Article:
Dear Over users, on April 8th 2022, OVR will launch a new official logo and a new domain name. The logo will change from "OVR" to "OVER", and the new website URL will be more

How Remote Performers Are Reclaiming Their Audiences

October 27, 2020


Img Source: 

As the world confronts coronavirus together, the continuing horrendous toll on human lives is rightfully taking center stage, but there are growing concerns from health experts that there are unforeseen and unpredictable impacts on people living now in different, difficult conditions over the past half-year.

Part of what makes us healthy and happy, with a good quality of life, is our emotional and mental health, and that comes from doing the very thing that defines us as a species: human interaction.

And perhaps the industry that best mirrors this need for human activity is also one of those most harmed by the current pandemic: the entertainment and performance industry.

What is a performance without an audience?

When music superstar Billie Eilish finally was able to do her first concert after a long standstill brought on by the global pandemic, she exclaimed

“In quarantine, I realized on stage is the only place I feel like myself.” 

And sadly, where she may have been met with raucous applause and cheers by thousands of adoring fans, all she heard when she said that was the deafening sound of silence. It wasn’t that no one was listening to her “Where do we go” Livestream, it was that she wasn’t able to hear what a single one of millions of watchers and listeners would have said if they were attending the concert live, instead of watching it from their computers.

All across the world, empty cinemas, quiet opera houses, and deserted stadiums bear witness to the stark reality of a world in lockdown, preventing people from enjoying sights and sounds of all kinds of public entertainment events would normally have provided: a chance to mingle, interact and engage with fellow human beings to share in the simple joys of a concert, a football game, or a theater play.

Remote performances and remote audiences

Of course, technology hasn’t been without remote alternatives. Even before the lockdown effect, we already saw concerts being held on gaming platforms like Fortnite and Roblox. From the music world alone, Billboard counts over 100 live events from a broad spectrum of technology conferences to major concerts that have been canceled or postponed, and many of these looked for alternatives.

Some global brands and independent events chose to take to the virtual space, using live digital broadcast and/or virtual reality elements to improvise.

Billie Eilish’s own livestream performance is a medium that thousands of other music artists and entertainment performers have started to do for months now. We’ve seen virtual DJ concerts being done for charity like the crypto-backed The Giving Block has organized several times this year.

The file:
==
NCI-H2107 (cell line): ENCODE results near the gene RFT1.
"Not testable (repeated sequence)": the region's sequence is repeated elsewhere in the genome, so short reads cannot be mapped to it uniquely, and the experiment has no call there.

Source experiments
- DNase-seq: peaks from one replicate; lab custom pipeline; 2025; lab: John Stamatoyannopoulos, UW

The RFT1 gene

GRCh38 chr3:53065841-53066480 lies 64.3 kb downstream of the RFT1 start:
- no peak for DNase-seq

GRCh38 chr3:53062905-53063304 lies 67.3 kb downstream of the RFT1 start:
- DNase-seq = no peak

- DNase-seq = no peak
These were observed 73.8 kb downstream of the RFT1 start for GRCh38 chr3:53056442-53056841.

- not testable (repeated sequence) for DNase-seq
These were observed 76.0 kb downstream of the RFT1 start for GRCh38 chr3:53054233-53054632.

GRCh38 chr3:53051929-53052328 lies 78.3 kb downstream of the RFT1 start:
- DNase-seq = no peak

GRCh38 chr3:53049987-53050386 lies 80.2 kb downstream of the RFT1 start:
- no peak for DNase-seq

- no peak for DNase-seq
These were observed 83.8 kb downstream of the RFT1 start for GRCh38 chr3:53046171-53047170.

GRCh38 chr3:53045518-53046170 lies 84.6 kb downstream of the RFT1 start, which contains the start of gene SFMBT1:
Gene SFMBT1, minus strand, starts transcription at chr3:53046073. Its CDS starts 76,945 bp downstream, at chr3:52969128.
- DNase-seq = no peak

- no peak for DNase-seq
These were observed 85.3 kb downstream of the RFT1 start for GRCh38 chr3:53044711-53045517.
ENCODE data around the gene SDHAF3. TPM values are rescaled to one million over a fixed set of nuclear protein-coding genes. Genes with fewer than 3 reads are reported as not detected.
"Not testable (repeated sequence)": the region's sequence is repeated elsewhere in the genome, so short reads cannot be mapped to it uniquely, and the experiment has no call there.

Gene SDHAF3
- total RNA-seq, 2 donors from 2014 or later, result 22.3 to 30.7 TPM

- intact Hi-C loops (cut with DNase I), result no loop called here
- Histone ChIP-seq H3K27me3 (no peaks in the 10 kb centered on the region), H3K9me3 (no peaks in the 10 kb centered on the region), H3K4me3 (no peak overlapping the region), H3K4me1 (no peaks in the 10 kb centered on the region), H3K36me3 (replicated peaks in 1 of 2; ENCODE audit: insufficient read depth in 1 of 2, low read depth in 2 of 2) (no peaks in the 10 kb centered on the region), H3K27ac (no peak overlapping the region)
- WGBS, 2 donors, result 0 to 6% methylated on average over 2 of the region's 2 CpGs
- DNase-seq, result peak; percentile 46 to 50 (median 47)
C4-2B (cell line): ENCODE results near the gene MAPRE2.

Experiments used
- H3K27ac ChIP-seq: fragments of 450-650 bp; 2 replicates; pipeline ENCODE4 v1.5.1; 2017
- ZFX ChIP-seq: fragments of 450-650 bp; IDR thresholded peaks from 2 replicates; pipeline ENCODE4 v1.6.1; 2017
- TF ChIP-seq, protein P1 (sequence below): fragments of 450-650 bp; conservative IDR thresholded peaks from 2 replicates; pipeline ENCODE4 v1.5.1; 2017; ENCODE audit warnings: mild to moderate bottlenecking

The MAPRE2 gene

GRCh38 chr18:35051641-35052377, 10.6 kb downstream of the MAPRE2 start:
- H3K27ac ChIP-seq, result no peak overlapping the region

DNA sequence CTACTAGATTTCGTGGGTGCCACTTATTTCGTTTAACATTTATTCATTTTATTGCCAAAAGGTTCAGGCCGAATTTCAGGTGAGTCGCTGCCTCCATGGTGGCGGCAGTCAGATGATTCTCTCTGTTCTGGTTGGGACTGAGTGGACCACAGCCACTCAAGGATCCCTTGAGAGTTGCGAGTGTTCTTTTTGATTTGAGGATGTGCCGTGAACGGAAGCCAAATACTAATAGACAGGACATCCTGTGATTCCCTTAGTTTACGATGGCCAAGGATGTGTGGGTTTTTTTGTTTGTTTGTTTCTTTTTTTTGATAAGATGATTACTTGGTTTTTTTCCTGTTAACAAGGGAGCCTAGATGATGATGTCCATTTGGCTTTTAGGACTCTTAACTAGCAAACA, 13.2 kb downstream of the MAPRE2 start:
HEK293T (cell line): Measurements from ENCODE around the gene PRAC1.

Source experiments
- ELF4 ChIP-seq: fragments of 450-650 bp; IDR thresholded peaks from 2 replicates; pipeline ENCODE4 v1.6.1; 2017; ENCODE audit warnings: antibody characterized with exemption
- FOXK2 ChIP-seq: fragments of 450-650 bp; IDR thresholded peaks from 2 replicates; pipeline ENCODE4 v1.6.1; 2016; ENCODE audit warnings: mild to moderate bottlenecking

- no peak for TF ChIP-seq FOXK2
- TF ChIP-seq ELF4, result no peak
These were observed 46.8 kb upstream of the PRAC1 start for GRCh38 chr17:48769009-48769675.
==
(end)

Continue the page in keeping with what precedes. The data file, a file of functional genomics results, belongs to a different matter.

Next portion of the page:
So these events have filled the gap so far. They’ve at least made it possible for people to still get entertained from their own homes, enjoying sports, music and theater all from the comfort of their own homes.

Yet there have been several shortfalls identified by these technologies.

From a results perspective, livestreaming events are looking at mixed fortunes, David Guetta’s United at Home Concert in May counted in 9.4 million views… but more independent tech startups like The Giving Block did not seem to get much traction from their efforts. Simply put, people just weren’t streaming in.

And perhaps this has a lot to do with the gap in terms of the interaction and engagement element on these virtual events, where the presence of people are generally missing.

As we said above, performers like Eilish wouldn’t be able to hear her audience. In Fortnite concerts, you only see yourself represented by an Avatar, and the performance is pre-recorded — meaning to say, there’s almost no way for a performer to react to the crowd impulse as they would in a real concert.

Part of that problem lies with the technology that focuses on Virtual Reality (VR), which does little to expand on or enhance existing realities. And this is why we believe that solutions like OVR Live are going to change this situation, by improving the way performers interact with their audience and vice versa!

Giving performers their audience back

In OVRLive, we are working very hard to build and refine the technologies that do just this. Inside, users are easily recognizable to each other by their facial likeness — as soon as you enter a room, you can recognize the host or DeeJay or performer.

And that’s just the visual aspect of it. Imagine if you could walk up to the front, to listen to the music better or cheer on the performer? That’s possible in OVRLive too, with Proximity Effects that mean the sounds coming from an Avatar become clearer as you approach them, and softer as you walk away.

With OVRLive, it’s possible to dance together with your friends, sing along loudly with another group, and let the performer know your compliments — in real time and in the same virtual room — all while attending remotely.

We know that the performer is nothing without their audience. And we know how much you love sharing and experiencing with your favorite artist.

And we hope OVRLive and other AR apps like it can be the better way for us to experience performances remotely. Until the world returns to normal, we will do our best to give performers their audiences back.